Neo-Nazi Group Protests in Helena
Banners, Stickers, and Flyers Broadcast Racist Messages
The research team at the Montana Human Rights Network actively monitors the plans and actions of White Lives Matter (WLM) supporters. When actionable information is uncovered, we coordinate with law enforcement and alert leaders and folks in the Jewish, BIPOC, and LGBTQ+ communities to ensure that affected communities are aware of their activities. We had very reliable information ahead of the WLM protest in Helena over the weekend, but we decided not to issue a public statement, as we didn’t want to inadvertently provide them with free advertising. We know how violent extremists try to manipulate media coverage to their advantage. Now that their “Day of Action” is over, we are eager to provide accurate information and context regarding WLM, their dangerous ideology, and presence throughout Montana.
On Saturday, December 18, a small group of about 10 white nationalists held signs and banners at an intersection near Costco in Helena. These Montana members of the national neo-Nazi group called White Lives Matter were participating in the national group’s “Day of Action.” Formed by established white nationalists, WLM is designated a hate group by the Southern Poverty Law Center. While the Montana chapter has only 15-20 activists, its activity has increased recently, and WLM supporters encourage like-minded extremists to move to Montana.
Until recently, WLM’s biggest presence had been in the Flathead Valley. WLM supporters in this area have placed racist stickers in public spaces throughout Kalispell including Depot Park, Main Street, and the ImagineIF Libraries. However, after the national group announced its day of action, WLM stickers and extremists started showing up in other communities. Racist stickers have been spotted in Bozeman, Great Falls, Helena, Missoula, and Polson. WLM supporters also held racist honk-and-wave events at busy intersections in Helena and Missoula. From this activity, it’s clear the WLM chapter in Montana was trying to attract attention and new recruits for their event in Helena on December 18.
In the week leading up to December 18, WLM extremists made big claims that they would hold a rally and hang a banner off an interstate overpass. There were also rumors of a rally at the Montana Capitol, which would have provided the optics that groups like this crave – white nationalist signage with the Capitol building and flags in the background. In the end, the small group of Nazis stood with their signs at a Helena intersection and left without any splashy activities. No banner hung on the overpass and no rally at the Capitol took place. When a counter protestor showed up and started filming WLM sign holders at the intersection, an extremist allegedly pulled out a hammer and threatened them. On Telegram, a prominent member of the Montana chapter posted, “I carried a hammer at the demo Saturday lol.” This extremist has been previously identified as Sebastian Campbell, a transplant from Kentucky now living in the Flathead.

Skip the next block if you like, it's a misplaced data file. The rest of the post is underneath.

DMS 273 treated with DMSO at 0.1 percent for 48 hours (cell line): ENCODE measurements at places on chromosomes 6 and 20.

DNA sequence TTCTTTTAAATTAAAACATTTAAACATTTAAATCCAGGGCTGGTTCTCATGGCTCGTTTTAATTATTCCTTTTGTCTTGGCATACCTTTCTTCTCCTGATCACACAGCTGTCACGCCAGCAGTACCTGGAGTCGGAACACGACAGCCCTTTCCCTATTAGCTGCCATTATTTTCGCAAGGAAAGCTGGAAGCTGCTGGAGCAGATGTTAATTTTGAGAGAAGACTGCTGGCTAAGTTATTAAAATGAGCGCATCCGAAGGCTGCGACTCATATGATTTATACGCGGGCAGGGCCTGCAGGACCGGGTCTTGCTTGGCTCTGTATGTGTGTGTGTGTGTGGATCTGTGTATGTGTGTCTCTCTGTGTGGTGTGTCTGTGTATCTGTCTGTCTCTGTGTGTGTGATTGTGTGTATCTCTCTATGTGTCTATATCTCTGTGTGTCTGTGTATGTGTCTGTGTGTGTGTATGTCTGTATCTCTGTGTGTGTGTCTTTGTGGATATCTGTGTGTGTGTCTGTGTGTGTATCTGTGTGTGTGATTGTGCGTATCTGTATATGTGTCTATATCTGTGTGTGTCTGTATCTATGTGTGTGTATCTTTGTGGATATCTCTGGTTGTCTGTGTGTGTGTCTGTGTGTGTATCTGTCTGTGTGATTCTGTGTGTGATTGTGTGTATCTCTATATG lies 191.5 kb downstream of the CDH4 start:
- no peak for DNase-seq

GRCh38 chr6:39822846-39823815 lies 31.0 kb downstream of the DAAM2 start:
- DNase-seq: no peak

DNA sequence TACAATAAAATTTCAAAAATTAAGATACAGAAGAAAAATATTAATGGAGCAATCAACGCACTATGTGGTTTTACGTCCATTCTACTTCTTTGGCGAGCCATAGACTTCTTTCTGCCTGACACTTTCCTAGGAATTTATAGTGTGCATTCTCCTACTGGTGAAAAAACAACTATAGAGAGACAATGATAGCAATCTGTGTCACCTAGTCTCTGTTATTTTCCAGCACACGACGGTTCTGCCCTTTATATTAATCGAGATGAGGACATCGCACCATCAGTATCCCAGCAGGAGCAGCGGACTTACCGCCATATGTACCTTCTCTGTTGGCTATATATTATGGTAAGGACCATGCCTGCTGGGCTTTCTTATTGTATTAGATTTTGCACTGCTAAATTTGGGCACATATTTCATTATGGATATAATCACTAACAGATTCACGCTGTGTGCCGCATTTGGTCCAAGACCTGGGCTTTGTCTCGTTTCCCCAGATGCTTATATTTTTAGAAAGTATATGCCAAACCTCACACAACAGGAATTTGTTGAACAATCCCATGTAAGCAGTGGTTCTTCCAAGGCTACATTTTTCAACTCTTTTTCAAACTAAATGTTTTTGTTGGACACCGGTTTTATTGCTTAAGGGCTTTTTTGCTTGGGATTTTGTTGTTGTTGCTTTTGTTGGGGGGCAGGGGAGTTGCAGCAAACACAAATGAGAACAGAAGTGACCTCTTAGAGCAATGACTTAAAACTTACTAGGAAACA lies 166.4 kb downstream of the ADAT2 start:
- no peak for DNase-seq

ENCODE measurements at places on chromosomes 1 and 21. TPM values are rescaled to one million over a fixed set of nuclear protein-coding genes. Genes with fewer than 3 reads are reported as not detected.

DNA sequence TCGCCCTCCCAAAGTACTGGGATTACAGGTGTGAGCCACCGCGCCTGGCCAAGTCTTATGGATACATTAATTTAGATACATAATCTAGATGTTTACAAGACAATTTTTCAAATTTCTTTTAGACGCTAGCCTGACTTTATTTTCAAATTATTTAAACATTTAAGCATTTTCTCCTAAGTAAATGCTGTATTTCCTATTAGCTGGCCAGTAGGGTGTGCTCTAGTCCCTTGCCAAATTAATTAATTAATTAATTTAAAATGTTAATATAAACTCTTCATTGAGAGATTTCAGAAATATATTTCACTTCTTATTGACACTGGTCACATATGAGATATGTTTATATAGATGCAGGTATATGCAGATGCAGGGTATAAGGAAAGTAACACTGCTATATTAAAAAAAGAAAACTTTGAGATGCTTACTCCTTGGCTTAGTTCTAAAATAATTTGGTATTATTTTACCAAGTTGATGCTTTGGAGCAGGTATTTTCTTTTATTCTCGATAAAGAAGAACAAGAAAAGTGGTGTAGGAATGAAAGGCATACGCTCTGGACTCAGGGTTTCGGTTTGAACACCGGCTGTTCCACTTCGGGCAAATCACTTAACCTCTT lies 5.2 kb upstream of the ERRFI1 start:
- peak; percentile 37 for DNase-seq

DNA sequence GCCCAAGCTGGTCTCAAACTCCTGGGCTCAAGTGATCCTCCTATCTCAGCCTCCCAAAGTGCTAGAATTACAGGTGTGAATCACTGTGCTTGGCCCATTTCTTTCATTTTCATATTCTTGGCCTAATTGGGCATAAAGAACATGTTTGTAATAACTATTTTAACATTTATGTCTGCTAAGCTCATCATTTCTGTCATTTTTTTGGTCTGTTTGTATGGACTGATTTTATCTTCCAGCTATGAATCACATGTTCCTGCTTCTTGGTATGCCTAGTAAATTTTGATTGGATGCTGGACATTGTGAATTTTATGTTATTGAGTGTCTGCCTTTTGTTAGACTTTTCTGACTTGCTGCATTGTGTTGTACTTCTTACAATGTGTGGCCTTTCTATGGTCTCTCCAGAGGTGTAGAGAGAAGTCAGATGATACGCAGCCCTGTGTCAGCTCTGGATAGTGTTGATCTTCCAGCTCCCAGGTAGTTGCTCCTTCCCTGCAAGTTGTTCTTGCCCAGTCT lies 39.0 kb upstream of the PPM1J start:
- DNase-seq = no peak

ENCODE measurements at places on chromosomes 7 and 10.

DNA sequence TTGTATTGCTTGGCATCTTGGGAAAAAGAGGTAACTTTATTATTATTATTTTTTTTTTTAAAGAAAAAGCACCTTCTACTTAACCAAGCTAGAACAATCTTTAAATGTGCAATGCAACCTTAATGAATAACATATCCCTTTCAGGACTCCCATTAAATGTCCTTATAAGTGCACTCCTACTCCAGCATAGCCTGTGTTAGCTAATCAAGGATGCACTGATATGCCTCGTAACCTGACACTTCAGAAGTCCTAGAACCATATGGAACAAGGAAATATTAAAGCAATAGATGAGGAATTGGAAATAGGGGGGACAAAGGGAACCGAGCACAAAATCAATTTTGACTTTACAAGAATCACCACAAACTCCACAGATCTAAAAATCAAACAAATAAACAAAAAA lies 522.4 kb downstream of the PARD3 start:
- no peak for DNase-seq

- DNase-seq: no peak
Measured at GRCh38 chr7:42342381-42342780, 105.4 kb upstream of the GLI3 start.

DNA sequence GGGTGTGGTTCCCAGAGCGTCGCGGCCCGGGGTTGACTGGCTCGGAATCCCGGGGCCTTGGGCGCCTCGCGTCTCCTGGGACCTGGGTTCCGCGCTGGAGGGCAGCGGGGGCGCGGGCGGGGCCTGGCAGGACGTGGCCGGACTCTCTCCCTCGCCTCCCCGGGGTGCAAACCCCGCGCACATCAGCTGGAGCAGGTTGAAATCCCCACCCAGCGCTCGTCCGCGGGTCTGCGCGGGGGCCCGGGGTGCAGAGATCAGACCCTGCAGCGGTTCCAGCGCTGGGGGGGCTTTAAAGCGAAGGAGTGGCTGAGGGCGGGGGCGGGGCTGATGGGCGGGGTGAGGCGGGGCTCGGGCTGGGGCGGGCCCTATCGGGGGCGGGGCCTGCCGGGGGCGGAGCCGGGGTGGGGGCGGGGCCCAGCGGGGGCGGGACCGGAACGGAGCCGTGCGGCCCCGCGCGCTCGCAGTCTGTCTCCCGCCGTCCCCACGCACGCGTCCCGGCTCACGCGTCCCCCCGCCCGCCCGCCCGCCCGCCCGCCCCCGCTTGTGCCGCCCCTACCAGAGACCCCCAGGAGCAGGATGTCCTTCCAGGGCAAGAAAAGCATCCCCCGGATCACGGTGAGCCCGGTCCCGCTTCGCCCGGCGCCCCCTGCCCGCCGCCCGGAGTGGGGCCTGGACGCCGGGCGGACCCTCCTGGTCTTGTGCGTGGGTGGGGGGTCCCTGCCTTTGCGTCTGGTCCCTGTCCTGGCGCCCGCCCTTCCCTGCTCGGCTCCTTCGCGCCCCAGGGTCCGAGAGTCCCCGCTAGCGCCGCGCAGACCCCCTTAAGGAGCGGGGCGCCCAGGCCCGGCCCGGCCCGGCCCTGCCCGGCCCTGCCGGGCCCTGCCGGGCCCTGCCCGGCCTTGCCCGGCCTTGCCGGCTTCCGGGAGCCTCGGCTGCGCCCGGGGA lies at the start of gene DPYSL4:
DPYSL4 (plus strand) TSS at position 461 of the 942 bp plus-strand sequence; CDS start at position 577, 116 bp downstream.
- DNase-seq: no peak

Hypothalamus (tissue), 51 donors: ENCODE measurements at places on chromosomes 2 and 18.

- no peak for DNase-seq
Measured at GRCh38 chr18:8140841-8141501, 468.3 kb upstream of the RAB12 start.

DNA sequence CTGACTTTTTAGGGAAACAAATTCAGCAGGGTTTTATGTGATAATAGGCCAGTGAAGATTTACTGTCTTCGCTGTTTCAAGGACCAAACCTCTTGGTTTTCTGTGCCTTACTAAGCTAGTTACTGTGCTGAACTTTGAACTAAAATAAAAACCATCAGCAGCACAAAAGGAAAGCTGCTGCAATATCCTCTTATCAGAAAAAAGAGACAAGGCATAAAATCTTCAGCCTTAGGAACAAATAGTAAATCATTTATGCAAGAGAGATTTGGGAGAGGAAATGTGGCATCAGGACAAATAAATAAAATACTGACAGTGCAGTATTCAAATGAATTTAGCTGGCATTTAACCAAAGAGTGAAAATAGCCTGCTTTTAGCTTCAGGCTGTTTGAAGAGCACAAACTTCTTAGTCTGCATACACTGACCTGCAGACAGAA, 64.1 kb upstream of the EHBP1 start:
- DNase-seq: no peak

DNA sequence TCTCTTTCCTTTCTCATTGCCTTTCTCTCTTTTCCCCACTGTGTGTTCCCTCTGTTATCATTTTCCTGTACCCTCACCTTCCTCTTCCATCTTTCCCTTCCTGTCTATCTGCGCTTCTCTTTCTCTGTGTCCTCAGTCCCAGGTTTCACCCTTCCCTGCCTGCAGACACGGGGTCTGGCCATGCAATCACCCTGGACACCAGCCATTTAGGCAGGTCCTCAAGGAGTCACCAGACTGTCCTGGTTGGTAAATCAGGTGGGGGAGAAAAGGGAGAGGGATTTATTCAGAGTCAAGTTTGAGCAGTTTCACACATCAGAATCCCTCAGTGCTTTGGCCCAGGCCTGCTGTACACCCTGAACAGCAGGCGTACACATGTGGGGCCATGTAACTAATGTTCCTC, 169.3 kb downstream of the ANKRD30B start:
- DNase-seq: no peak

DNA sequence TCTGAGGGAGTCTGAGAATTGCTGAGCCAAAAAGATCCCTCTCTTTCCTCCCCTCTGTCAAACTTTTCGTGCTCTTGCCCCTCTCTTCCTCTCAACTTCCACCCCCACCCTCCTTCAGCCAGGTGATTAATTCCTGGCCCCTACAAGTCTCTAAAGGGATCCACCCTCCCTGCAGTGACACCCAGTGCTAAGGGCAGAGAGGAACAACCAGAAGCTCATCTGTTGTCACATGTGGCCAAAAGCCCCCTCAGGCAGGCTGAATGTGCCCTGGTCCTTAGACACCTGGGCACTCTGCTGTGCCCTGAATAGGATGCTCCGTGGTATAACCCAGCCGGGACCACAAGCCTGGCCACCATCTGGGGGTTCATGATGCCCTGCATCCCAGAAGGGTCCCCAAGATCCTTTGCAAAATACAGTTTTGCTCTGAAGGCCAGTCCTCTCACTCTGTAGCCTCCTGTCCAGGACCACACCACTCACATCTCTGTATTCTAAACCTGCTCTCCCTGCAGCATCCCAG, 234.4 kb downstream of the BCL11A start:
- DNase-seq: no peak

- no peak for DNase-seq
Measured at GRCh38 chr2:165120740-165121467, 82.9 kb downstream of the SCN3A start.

Because their numbers are so small, WLM extremists in Montana travel around the state to make it appear that their racist group has a statewide presence. Our research indicates that most of the WLM supporters who appeared in Helena over the weekend drove in from different places in the state. It’s clear that each activity in which WLM engages is designed to radicalize more people to their movement, advertise Montana as a perfect Aryan homeland, and draw white nationalists to the state.
Whenever groups like WLM feel comfortable enough to show up in public, communities should be concerned. Their sad stunt over the weekend served two purposes. The WLM chapter wanted to: 1) get publicity and recruit new followers, and 2) create a presence that intimidated and threatened Jewish, BIPOC, and LGBTQ+ folks.
Their plan backfired. Instead of making people feel targeted and alone, their presence has brought together many community members who are organizing to share information and remove any sign of WLM’s presence as quickly as it pops up. Though Saturday’s event was little more than a fringe showing, membership in WLM can be expected to grow. The small presence in Helena should not be interpreted as a reason to dismiss the legitimate threats that WLM presents. WLM reminds us that community members and leaders need to consistently denounce discriminatory and bigoted ideas and work to support BIPOC, Jewish, and LGBTQ+ Montanans who are endangered by white nationalist ideology. In other words, the best way to resist violent extremism is to publicly support and protect the people they target.
The WLM racist honk-and-wave also can serve as a reminder that white nationalists add nothing positive to our communities. While they don’t create racism, antisemitism, and other forms of bigotry, they definitely prey upon and amplify the resentment and division that already exist in our communities. To stop groups like WLM, we all need to work to make our communities safer and healthier places for everyone. What happened this weekend in Helena is a perfect time for all of us to look ahead to the new year and decide which organizations, institutions, and leaders we are going to support.
MHRN has helped communities face these threats before, and we can do it again. We must refuse to let these attacks on our communities become normalized. You can join us by taking action and making a donation here.